Morena Michelangelo shops for food in reverse. When she enters her local Stop & Shop supermarket in Quincy, Mass., she meticulously unfolds and lines up six brown bags along the bottom of her shopping cart. And even though she has plenty more groceries to buy, she rings up and bags her chips and soda.
Rather than a backward shopper, Ms. Michelangelo considers herself a progressive one. She uses new technology - a mobile computer and bar-code scanner - that she plucks from a rack and attaches to her shopping cart. It allows her to find, ring up, and bag her groceries as she navigates the aisles. For Michelangelo, the lines, clerks, and "Have a nice day," once intrinsic to grocery shopping, have gone the way of the family tab at the five-and-dime.
"We come here just for the Shopping Buddy," her teenage daughter Melanie says, referring to the portable computer, which greets the Michelangelos by name after it reads their loyalty card. "We've kind of personified him. We call him Buddy."
To remain competitive, supermarkets are revving their technological engines. Eventually, say industry experts, shoppers won't need wallets or scanners.
With Pay by Touch systems and microchips embedded in each product, shopping will be as simple as grab, bag, and get out. Sensors will ring up goods within seconds, and a fingerprint-reading device will enable shoppers to access their accounts without using plastic.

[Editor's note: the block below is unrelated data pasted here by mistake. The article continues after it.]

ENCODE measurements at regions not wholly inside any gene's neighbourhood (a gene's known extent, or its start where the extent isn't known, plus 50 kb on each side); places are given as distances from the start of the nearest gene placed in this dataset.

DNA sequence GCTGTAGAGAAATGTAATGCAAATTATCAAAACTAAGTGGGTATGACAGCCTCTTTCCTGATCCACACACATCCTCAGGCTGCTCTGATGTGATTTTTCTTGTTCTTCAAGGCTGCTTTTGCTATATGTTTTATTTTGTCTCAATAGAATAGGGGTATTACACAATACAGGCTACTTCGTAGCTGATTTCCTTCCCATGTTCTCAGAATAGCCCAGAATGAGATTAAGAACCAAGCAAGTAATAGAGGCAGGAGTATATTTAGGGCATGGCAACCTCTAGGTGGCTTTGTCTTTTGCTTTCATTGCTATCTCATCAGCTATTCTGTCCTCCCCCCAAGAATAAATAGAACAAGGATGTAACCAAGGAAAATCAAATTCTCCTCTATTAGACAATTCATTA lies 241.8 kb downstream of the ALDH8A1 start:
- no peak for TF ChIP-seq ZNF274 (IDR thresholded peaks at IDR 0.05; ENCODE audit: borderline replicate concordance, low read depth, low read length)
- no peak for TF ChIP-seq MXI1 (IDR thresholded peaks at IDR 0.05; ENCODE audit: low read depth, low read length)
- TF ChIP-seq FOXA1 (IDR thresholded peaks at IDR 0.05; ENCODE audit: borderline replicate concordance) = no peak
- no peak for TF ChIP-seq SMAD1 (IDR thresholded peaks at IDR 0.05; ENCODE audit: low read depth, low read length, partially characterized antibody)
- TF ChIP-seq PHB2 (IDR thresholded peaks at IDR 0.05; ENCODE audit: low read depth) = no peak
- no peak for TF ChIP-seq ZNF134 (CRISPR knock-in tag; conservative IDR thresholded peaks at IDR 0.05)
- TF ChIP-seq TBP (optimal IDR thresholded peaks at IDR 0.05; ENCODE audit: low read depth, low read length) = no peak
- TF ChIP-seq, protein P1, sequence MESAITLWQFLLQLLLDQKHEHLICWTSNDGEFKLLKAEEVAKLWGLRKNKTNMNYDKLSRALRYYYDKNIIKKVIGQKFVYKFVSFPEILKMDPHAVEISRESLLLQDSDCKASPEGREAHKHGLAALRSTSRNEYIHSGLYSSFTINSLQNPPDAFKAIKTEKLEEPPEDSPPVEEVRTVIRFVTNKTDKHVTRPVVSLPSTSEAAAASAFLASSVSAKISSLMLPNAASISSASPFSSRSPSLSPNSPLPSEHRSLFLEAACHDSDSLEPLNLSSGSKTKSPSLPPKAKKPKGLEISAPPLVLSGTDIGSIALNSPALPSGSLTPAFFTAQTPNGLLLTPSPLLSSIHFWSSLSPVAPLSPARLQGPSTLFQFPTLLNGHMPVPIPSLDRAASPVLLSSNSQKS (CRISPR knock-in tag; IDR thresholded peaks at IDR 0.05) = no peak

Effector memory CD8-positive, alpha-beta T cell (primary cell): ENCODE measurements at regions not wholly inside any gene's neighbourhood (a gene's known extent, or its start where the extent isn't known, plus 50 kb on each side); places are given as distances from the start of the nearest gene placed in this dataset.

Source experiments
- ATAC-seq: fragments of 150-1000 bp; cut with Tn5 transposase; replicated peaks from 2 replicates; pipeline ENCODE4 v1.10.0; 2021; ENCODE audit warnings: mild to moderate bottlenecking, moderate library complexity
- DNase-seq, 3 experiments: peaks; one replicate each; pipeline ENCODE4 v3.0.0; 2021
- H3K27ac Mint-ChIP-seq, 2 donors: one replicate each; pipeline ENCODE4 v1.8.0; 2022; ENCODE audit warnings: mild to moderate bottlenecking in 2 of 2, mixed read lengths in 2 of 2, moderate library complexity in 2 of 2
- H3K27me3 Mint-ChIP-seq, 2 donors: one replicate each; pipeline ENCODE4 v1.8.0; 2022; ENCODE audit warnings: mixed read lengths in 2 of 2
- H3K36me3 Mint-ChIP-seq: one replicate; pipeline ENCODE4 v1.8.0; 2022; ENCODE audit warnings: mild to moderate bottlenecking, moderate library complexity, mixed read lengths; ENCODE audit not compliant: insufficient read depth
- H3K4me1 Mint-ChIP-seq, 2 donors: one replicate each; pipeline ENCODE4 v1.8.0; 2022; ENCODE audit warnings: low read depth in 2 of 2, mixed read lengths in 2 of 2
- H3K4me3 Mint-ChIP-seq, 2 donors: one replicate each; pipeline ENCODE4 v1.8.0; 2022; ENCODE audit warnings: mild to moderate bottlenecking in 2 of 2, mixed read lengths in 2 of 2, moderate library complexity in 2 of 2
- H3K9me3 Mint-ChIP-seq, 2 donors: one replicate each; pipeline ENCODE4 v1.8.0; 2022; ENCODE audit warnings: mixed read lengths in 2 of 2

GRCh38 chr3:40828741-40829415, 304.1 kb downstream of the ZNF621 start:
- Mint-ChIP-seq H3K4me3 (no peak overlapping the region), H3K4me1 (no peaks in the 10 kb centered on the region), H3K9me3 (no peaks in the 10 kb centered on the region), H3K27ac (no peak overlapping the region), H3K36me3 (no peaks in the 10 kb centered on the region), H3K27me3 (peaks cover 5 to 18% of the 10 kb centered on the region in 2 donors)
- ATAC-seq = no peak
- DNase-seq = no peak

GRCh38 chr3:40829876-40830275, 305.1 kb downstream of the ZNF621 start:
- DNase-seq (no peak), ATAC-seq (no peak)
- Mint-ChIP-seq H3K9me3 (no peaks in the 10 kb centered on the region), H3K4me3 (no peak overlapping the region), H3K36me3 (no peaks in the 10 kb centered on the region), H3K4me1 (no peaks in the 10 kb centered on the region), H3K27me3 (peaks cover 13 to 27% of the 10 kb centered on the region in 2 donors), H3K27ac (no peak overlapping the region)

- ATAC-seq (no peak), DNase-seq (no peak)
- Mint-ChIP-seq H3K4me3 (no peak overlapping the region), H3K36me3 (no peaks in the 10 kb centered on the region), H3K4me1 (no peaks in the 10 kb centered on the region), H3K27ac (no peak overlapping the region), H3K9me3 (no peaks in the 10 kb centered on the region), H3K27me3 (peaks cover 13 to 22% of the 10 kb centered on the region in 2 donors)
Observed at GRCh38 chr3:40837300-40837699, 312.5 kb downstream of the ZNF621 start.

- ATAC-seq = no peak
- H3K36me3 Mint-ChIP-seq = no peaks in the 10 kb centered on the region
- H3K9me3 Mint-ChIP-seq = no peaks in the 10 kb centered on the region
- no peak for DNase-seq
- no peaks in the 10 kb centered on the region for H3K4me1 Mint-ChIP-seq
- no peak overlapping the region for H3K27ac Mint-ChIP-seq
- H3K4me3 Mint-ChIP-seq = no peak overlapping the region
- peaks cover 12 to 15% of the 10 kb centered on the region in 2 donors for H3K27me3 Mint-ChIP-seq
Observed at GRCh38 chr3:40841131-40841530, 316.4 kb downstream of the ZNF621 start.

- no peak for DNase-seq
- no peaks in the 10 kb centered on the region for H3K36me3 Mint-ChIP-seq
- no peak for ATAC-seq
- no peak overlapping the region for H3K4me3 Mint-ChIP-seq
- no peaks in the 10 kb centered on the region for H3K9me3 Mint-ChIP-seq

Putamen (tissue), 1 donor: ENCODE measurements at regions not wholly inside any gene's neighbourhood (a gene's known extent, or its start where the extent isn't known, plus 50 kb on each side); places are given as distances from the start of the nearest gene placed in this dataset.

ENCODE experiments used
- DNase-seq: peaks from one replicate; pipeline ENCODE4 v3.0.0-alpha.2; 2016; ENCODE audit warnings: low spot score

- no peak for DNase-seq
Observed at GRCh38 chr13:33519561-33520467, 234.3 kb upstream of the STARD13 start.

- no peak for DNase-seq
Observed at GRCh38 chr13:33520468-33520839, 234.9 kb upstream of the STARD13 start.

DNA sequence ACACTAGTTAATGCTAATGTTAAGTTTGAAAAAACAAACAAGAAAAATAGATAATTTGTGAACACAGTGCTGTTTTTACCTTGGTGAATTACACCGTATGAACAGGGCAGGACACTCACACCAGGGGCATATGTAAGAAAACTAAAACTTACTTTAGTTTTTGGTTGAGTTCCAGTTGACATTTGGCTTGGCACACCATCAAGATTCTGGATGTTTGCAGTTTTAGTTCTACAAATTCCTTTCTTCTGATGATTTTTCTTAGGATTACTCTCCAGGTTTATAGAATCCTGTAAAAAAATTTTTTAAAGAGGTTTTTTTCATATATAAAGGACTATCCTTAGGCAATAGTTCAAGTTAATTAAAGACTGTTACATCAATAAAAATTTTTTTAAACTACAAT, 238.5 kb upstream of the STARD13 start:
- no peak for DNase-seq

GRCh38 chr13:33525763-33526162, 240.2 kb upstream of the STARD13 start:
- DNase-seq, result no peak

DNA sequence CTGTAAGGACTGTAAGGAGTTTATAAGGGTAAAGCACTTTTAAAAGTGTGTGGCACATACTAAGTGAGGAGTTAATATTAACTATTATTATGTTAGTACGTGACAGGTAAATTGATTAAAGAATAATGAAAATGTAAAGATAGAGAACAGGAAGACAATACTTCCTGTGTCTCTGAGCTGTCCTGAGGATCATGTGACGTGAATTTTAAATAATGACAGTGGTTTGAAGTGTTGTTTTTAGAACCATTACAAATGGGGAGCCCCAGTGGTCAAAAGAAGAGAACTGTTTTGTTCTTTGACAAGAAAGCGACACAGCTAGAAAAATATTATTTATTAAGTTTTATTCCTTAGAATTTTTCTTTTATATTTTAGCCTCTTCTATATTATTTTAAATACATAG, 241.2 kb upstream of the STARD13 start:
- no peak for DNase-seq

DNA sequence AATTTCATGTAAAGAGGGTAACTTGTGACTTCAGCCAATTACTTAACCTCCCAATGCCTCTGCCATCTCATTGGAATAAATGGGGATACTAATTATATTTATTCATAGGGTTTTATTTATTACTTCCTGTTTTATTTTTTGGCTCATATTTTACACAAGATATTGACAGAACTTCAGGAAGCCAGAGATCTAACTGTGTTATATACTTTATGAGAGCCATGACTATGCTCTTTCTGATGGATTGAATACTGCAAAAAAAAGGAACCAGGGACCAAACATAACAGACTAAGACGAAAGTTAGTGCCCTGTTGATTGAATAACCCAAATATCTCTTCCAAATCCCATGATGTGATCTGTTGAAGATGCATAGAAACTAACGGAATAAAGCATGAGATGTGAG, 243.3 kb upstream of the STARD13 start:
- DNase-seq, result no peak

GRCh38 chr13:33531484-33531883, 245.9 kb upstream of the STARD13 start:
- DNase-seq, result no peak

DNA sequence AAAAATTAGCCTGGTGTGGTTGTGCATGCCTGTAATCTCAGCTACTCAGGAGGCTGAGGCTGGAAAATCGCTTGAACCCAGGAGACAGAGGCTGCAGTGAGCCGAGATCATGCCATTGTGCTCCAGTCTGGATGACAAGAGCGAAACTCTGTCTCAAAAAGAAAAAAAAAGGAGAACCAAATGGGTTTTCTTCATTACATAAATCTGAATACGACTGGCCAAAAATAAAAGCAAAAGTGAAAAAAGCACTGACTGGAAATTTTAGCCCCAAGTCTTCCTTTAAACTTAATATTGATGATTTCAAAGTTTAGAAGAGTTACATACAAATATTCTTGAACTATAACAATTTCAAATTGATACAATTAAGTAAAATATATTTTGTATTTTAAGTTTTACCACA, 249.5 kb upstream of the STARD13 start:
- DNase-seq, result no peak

Within a decade, grocery analysts say, the industry will be completely transformed.
"It's really quite fascinating," says Todd Hultquist of the Food Marketing Institute, a trade association. "It's not that far off, actually."
The latest innovation is the hand-held scanner, which stores say makes shopping less time-consuming. After an encouraging pilot program at three Massachusetts Stop & Shop stores, the Shopping Buddies will be installed in 20 others. And a successful run of a similar Shop 'n Scan system at Albertsons stores in Illinois convinced the US grocer to expand the technology to its entire Dallas/Fort Worth market (104 stores) this month.
The gadgets are simple to use: Shoppers select a bag of tortilla chips from the shelf and pass the scanner over the UPC symbol. Immediately, the item and its price appear on a touchscreen at the bottom of a list of other scanned goods.
Michelangelo, who calls herself a "computer dummy," says the system is easy to learn. The other day, she weighed and scanned a bag of red peppers, decided they were too expensive, and took one out. With a touch of a button, she deleted the item, and rescanned the bag. As she adds items to her cart, she can keep track of how much she's spending.
The new contraptions can also order deli items from anywhere in the store, indicate if pharmacy prescriptions or photos are ready for pick up, and help new customers navigate a store. Also, by reading sensors along the ceiling, the devices can display custom-generated discounts in the aisle the shopper is browsing. By tracking consumers' shopping habits, they can remind shoppers about a nearby product they have regularly bought in the past. To safeguard against customers who might "forget" to scan that megapack of toilet paper, stores use surveillance and conduct random checks.